Frankie Rowsthorn: ‘He’s a 60-year-old family man and I’m a 21-year-old girl, but we do have the same sense of humour’

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Frankie Rowsthorn: ‘He’s a 60-year-old family man and I’m a 21-year-old girl, but we do have the same sense of humour’

Frankie Rowsthorn
Words by Tyler Jenke

In the world of the Melbourne International Comedy Festival, it’s often rare to see the Comedy Zone (which features Australia’s rising stars of comedy) boast a familiar name.

For Frankie Rowsthorn, she’s not exactly too worried that people will be expecting a carbon copy of her dad, Pete Rowsthorn.

“People don’t really make a whole lot of comparisons – most people really know my dad from Kath & Kim and forget he does stand up,” Rowsthorn admits. “Our comedy is very different considering he’s a 60-year-old family man and I’m a 21-year-old girl but we do have the same sense of humour.

Frankie Rowsthorn at Comedy Zone

  • Trades Hall – Common Rooms Bar
  • March 28 – April 21
  • Tickets here

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“There were a few advantages with a comedy dad when I first started,” she adds. “I had the best mentor possible, and I didn’t get sucked into freak open mic cults with creepy older comics ’cause my famous dad was always with me at gigs before I turned 18. Having him as a guide gave me such a healthy perspective on comedy and made my goals very high.”

With high goals though, Rowsthorn admits that being on the Comedy Zone lineup provides a little less pressure to perform in front of seasoned chucklers as a comparative newbie.

“I think it’s gonna be the best way to experience the comedy festival for the first time,” she says. “Zone has a lot of credibility in the festival and I’m always worried that the cooler older comics will think I’m a random loser, but with Comedy Zone on my side it’s a little less intimidating to enter the festival as a newbie.”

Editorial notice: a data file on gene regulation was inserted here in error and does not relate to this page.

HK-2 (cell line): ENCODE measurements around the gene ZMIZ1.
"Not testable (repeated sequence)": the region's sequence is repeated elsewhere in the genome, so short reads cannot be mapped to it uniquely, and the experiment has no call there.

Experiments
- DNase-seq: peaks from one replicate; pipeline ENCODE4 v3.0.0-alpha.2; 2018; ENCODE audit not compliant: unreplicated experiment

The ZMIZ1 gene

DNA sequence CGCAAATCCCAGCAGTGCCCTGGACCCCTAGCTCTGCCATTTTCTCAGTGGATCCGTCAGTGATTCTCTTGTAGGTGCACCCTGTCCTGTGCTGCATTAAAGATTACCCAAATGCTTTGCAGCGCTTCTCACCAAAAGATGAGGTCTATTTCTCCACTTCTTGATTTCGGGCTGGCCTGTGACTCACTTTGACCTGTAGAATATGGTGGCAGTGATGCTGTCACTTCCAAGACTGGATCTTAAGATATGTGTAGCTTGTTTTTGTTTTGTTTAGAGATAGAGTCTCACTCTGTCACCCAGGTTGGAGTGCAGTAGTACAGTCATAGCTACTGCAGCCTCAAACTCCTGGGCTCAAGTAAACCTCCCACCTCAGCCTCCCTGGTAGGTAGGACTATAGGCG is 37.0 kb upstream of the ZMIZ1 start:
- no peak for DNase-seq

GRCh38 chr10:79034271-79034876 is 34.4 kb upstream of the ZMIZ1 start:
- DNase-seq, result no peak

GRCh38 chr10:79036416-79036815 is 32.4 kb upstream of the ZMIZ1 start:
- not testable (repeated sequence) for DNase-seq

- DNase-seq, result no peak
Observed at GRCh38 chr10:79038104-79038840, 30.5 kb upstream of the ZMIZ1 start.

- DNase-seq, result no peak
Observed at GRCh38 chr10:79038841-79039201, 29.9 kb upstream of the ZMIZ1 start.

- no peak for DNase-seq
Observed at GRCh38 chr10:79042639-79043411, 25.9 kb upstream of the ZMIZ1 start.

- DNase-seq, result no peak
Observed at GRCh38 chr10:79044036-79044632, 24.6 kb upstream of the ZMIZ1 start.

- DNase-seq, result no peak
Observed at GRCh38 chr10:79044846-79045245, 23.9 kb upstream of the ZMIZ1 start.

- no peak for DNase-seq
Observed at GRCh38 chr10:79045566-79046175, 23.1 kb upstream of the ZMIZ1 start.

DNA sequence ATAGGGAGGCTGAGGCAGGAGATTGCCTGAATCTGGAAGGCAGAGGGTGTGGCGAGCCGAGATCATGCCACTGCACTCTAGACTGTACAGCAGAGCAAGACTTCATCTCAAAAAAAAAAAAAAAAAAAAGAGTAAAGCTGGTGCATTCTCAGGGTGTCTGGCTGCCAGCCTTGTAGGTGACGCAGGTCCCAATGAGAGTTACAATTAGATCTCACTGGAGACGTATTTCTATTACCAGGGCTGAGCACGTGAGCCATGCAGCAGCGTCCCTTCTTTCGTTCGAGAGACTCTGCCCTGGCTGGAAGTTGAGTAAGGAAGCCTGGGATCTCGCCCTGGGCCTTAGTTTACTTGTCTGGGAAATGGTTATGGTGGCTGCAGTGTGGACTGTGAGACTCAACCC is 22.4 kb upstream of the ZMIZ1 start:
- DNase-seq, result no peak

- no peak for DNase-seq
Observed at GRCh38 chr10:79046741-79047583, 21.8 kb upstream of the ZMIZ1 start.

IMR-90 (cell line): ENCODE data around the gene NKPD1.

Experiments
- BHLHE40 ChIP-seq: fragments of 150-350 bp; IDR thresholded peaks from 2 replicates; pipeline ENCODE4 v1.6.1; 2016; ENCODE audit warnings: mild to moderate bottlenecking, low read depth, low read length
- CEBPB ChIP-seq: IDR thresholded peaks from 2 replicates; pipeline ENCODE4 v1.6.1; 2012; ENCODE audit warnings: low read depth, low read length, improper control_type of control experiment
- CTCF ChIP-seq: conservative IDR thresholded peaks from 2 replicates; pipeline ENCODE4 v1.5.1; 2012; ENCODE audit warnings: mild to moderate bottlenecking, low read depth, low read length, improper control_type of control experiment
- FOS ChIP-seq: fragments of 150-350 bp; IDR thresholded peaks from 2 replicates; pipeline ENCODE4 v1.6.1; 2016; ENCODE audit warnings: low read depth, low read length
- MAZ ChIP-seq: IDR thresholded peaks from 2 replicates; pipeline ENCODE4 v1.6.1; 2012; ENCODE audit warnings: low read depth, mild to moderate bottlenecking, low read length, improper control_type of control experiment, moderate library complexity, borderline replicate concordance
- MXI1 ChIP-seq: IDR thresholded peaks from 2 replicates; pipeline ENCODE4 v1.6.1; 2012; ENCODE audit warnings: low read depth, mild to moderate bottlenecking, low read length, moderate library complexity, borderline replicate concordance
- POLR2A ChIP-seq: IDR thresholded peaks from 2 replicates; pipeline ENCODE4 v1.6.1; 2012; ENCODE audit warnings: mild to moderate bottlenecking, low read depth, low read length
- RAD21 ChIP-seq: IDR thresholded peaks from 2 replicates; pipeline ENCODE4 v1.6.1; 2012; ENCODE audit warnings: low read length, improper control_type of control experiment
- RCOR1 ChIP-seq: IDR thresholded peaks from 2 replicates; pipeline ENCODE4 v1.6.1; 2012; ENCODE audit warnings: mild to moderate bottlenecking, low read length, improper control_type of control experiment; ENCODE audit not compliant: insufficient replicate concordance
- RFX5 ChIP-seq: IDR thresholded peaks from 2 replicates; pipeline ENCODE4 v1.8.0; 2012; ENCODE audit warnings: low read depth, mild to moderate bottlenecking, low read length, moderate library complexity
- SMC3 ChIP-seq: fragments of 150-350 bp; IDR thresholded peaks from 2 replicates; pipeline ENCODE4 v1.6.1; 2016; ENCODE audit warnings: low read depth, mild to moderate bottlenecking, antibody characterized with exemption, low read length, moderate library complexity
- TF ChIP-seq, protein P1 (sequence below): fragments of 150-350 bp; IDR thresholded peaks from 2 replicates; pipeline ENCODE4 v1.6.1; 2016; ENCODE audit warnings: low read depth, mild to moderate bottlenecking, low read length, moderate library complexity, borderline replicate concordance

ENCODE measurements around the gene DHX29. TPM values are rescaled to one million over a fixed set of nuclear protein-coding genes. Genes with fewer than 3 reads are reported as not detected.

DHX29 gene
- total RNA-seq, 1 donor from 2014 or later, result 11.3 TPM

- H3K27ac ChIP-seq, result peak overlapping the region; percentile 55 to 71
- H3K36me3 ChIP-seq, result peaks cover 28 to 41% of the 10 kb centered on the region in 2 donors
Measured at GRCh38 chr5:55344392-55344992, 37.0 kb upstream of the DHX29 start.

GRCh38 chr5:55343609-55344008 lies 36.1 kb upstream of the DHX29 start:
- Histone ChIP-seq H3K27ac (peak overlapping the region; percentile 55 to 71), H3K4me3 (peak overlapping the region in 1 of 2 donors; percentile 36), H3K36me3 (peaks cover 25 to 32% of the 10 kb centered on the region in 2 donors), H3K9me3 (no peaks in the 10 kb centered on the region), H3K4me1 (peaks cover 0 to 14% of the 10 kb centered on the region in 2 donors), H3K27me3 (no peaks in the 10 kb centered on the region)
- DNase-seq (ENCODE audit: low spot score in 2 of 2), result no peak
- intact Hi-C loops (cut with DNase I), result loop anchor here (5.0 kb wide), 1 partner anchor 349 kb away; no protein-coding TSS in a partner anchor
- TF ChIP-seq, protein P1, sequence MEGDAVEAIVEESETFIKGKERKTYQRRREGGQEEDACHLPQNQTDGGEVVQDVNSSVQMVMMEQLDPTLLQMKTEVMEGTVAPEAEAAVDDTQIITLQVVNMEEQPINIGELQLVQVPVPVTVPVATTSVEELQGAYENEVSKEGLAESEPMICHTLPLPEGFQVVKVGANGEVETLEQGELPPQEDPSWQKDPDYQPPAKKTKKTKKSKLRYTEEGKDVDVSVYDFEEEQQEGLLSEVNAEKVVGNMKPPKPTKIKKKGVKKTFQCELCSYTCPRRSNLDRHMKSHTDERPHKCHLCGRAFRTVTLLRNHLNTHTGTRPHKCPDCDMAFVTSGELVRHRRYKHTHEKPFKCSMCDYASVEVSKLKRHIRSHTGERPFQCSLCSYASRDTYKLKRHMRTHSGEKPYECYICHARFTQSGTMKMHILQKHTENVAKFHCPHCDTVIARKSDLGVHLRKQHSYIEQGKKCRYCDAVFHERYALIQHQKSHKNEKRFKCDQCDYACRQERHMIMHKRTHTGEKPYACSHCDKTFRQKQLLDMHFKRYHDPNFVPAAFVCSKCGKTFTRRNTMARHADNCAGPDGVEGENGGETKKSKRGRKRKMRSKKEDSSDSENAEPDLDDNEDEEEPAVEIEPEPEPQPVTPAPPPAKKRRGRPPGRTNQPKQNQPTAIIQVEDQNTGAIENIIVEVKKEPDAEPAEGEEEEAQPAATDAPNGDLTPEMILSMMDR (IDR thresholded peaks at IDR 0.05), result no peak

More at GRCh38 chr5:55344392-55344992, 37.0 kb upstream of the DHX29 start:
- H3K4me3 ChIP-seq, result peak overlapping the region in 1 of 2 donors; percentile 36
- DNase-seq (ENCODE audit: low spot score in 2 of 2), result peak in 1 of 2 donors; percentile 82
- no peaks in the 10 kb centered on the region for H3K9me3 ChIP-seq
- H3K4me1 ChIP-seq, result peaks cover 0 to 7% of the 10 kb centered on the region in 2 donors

Despite being something of a new face, Rowsthorn isn’t exactly brand new in the world of media. After all, she’s appeared alongside her father on The Amazing Race, and you can regularly find her programming triple j as a host. But comedy patrons will be getting pure and uncut Rowsthorn onstage.

I feel way more like myself on stage than I do on TV or radio,” she says. “I’ve been doing standup longer than triple j and I was only on The Amazing Race for two seconds.

“triple j listeners just want me to shut up and play the music so they don’t know much about me besides my constant mispronunciation of artists’ names,” she adds. “I’d love it if they would come see me in Zone! I’d say I represent the average 21-year-old girl pretty well, I try to be as honest as possible about the crippling self-consciousness the average girl in her early 20s is experiencing.”

Despite only being in her early 20s, Rowsthorn has been performing since she was a teenager – the result of a lifelong calling to the world of the arts.

“For some reason – probably nepotism – there was no doubt that I would do some form of entertainment and make it work for me somehow,” she says. “I’ve always gravitated towards comedy and heavily relied on funny women as a guide during my formative years. I’m really terrible at a lot of things but I’ve always loved to put on a show for literally anyone, it was more of a no-question thing when it came to what I wanted to be as an adult. 

“I was terrified of starting comedy but I knew I was gonna do it eventually,” she admits. “When I was 14 I did a three-minute set in a regional town in WA during my dad’s show but I went to my first proper open mic after school when I was 16.”

Most of us would probably look back on our teenage creative efforts with a sense of embarrassment and endlessly cringe at what we’d thought was quality. For Rowsthorn though, she’s grateful for the experimental approach her formative years offered. 

“I was heavily inspired by sketch comedians like Kristen Wigg and Kate McKinnon (who I had an Instagram fan account for),” she recalls. “I used to do a Stevie Nicks and Liza Minnelli impression, the Stevie Nicks one was really bad but the Liza one was pretty good. 

“Starting in Perth was difficult, it’s hard to be experimental and free there so I got scared out of doing that,” she adds. “I’m still trying to find the confidence to do things like that again, but as hard as it was, it did force me to write jokes that worked almost every time.”

As one of Australia’s rising stars of comedy, it’s clearly worked out for her – now it’s all about achieving those lofty goals.

Get tickets here.